Having broadcast and written about the costs and benefits of immigration yesterday, I feel like I’ve been hit by a truck this morning – such is the volume of emails, tweets and blog comments I’ve received.
So slightly against my better judgement, here goes again, prompted by a report in the Times that the Home Office approved 735 applications for UK residency permits from wealthy foreign investors from outside the EU in the year to June.
So there is definitely something of a trend here – although of course these numbers are trivial in the context of the hundreds of thousands who’ve come here from the rest of the EU in recent years.
The relevant entry scheme is called a Tier 1 [Investor] visa. And the way it works is that an individual has to invest in shares, government bonds or loan capital to qualify for the visa.
Now as of yesterday, the minimum investment requirement was £1m – though from today that floor rises to £2m.
As I understand it, the bulk of these migrants have traditionally bought government bonds or gilt-edged stock. So it is a reasonable bet that the 735 foreigners who secured their visas in the last 12 months did so by in effect lending £735m to the Treasury.
Here is the thing. All over the world there are millions of people who can lay their hands on £1m, even £2m. And they don’t lose that money by investing it in Britain: they simply move here, into what would be seen as a pretty riskless investment.
What’s more, for an investment of £10m, the investor can apply for permanent settlement rights after just two years – and can do so after three years for punting £5m into gilts or shares.
So is there any compelling economic logic to the scheme?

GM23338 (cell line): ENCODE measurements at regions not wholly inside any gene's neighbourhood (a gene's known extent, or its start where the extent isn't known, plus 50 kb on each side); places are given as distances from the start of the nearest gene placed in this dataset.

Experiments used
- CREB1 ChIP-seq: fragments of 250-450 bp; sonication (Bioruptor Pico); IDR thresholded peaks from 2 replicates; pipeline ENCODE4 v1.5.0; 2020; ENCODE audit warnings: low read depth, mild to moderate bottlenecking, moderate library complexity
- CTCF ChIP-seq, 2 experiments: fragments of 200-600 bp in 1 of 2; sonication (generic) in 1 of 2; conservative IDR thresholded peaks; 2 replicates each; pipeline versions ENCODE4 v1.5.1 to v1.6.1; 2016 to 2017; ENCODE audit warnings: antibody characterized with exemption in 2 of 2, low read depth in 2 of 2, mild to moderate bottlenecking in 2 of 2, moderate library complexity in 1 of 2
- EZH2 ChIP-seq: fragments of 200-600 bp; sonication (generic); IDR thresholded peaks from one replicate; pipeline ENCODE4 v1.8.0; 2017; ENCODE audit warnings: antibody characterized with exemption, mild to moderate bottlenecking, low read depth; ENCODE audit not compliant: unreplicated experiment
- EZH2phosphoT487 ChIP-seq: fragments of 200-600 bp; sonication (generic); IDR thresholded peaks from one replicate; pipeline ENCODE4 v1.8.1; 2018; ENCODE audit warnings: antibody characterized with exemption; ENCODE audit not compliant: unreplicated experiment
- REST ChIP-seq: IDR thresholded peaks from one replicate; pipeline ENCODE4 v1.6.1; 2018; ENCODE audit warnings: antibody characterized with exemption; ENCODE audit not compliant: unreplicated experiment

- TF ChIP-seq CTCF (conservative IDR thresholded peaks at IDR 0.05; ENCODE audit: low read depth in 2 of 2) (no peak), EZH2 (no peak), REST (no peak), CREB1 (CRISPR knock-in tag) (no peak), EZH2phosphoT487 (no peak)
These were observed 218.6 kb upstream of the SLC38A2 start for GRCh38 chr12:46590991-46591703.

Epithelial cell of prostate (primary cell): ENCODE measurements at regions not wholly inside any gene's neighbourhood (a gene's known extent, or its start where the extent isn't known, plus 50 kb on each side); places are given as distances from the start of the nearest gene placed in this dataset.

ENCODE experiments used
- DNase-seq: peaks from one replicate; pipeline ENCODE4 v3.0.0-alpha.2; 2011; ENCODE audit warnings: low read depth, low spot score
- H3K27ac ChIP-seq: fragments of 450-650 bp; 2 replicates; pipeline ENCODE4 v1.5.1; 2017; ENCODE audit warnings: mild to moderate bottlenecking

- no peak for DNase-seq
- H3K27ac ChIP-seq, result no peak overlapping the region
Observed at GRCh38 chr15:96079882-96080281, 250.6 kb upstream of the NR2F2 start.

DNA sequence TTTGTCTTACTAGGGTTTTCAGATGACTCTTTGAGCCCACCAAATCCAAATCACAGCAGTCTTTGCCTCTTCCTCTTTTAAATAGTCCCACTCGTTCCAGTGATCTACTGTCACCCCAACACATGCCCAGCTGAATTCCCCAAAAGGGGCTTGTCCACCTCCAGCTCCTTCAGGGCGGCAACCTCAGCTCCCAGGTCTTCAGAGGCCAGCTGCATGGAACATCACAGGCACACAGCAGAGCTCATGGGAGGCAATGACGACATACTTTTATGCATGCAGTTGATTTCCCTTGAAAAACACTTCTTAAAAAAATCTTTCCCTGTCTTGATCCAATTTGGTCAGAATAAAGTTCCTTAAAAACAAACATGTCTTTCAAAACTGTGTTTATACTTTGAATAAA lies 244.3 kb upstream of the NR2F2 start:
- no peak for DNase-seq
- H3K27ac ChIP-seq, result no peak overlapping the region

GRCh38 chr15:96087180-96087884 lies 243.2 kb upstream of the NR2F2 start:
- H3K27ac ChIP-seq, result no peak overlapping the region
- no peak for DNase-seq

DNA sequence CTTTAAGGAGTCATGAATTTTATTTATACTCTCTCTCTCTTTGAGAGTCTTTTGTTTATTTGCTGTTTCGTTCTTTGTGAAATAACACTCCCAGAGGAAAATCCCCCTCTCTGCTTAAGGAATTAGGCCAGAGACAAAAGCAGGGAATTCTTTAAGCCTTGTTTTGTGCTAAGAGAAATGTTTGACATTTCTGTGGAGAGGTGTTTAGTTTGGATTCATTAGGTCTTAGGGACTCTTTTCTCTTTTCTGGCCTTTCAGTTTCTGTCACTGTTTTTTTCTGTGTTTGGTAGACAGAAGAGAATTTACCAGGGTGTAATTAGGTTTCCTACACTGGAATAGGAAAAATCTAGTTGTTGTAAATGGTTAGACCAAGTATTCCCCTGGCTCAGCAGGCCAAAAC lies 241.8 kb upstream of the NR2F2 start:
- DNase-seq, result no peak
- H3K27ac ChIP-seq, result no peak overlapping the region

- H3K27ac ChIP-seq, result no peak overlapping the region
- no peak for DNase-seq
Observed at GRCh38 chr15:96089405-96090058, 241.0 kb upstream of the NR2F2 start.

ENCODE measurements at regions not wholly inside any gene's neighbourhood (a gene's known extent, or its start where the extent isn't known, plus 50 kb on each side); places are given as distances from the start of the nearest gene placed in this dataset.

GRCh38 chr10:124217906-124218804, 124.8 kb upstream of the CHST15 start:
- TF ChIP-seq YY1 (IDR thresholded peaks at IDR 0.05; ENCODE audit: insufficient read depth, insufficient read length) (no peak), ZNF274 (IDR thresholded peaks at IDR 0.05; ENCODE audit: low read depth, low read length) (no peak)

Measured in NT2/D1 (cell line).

Some would say it is not overwhelming.
For example, £700m is a drop in the ocean of the government’s annual borrowing requirements – considerably less than 1% of what it needs.
Also, lending to the government is much less helpful than giving to the government. It only finances the deficit, rather than closing it.
Wouldn’t it be better if these investors donated the money to the Treasury, as a tariff for entry?
Well then I suppose the government would be accused of selling citizenship. But if that’s morally repugnant, why is it worse than what happens now, which is the giving of preferential rights to come here to the rich?
As it happens, the government’s Migration Advisory Committee has suggested that these visas should be auctioned, with proceeds over a threshold going to good causes. But the Home Office didn’t bite.
Also it is not at all clear that those who have been coming are seriously wealthy, rather than just sharp. Some may simply have been shrewd enough to arrange loans that allowed them to finance the investments in Britain (for what it’s worth, the Home Office has tried to close that loophole).
The Treasury may argue that when these rich investors come here, they spend money and pay taxes. Maybe. But famously, the marginal propensity to consume and pay taxes falls when wealth and income rises above a certain high level.
And you don’t need reminding that wealthy foreigners have been driving up central London property prices, which is not seen by everyone as a great thing.
Nor are these emigres likely to be job creators – because there is a separate visa entry scheme for proper entrepreneurs.
All in all, some would say, the investor visa scheme looks a bit rum.
It is very striking that, according to the Times, there were 295 Chinese and 180 Russians who bought a British bolthole last year with the investor visa.
Now it is a fair bet that a good number of those are the families of Chinese officials fearful of Xi Jinping’s corruption crackdown, and wealthy Russians anxious that they may fall out of favour with Putin.
But if the UK is pretty strict when handing out visas to impecunious refugees who fear persecution in their home countries, is it right and proper that there is a near automatic green light when a £2m loan is made to the Exchequer?